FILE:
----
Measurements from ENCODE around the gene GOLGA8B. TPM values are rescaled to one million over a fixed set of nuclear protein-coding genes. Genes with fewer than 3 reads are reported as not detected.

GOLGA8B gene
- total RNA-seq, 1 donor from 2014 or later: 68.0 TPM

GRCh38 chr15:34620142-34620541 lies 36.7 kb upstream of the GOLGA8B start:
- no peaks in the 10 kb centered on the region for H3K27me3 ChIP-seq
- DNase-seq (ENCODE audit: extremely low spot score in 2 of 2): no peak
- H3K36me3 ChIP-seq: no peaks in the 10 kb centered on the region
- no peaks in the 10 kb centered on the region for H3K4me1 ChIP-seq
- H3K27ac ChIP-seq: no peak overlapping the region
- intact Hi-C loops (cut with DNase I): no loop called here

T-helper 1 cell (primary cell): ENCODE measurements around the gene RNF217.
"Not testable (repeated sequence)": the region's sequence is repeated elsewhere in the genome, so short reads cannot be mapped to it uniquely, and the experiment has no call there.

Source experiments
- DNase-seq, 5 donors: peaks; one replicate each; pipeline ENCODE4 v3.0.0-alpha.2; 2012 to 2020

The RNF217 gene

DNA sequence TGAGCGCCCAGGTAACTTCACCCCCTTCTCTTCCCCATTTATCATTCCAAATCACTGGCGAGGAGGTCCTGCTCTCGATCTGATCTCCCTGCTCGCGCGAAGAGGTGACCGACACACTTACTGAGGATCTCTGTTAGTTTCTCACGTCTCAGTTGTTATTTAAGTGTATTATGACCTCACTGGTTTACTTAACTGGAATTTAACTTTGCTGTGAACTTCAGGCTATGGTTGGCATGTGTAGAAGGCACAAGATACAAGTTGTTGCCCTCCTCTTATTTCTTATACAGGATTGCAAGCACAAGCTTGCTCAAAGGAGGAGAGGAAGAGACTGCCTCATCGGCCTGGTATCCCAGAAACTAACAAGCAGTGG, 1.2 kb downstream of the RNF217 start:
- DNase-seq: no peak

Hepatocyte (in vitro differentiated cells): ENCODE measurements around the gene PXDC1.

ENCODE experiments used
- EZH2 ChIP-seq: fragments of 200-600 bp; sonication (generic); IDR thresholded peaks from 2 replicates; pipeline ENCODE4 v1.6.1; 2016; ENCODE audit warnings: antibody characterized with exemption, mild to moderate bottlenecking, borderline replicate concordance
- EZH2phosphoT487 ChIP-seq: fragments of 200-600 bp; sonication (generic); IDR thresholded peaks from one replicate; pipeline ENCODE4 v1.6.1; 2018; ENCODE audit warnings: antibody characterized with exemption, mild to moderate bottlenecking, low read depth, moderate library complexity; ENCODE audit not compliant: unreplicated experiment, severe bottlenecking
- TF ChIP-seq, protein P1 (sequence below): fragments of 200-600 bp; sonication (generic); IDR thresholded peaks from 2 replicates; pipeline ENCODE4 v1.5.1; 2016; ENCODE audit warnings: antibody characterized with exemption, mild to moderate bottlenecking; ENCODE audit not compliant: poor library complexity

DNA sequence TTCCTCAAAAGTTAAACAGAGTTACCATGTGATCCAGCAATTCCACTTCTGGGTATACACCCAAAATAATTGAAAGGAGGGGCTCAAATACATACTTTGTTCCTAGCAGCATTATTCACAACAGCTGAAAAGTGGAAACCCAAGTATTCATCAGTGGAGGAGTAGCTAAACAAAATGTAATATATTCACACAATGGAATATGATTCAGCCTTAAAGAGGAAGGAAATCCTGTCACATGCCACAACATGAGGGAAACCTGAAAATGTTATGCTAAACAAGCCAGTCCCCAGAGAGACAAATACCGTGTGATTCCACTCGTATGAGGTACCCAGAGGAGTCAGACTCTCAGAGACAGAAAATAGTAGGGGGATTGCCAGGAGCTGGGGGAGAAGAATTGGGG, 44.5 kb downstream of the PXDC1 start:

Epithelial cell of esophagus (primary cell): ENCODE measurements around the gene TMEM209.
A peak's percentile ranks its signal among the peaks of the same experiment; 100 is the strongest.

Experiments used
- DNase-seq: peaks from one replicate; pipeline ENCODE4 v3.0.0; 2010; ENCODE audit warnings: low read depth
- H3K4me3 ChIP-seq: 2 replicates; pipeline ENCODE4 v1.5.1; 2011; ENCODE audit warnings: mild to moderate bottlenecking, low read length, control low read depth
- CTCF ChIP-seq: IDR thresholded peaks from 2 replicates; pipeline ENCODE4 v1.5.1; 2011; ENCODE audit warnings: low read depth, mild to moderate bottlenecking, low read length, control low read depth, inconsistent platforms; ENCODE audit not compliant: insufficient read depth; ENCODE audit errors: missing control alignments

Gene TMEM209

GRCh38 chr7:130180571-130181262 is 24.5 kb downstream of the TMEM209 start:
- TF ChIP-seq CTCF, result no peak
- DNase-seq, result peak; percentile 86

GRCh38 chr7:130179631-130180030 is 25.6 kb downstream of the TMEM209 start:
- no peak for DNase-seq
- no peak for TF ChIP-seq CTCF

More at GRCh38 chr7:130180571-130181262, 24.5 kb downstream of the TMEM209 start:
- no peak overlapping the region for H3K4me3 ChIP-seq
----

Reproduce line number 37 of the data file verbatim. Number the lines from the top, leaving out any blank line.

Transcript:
More at GRCh38 chr7:130180571-130181262, 24.5 kb downstream of the TMEM209 start: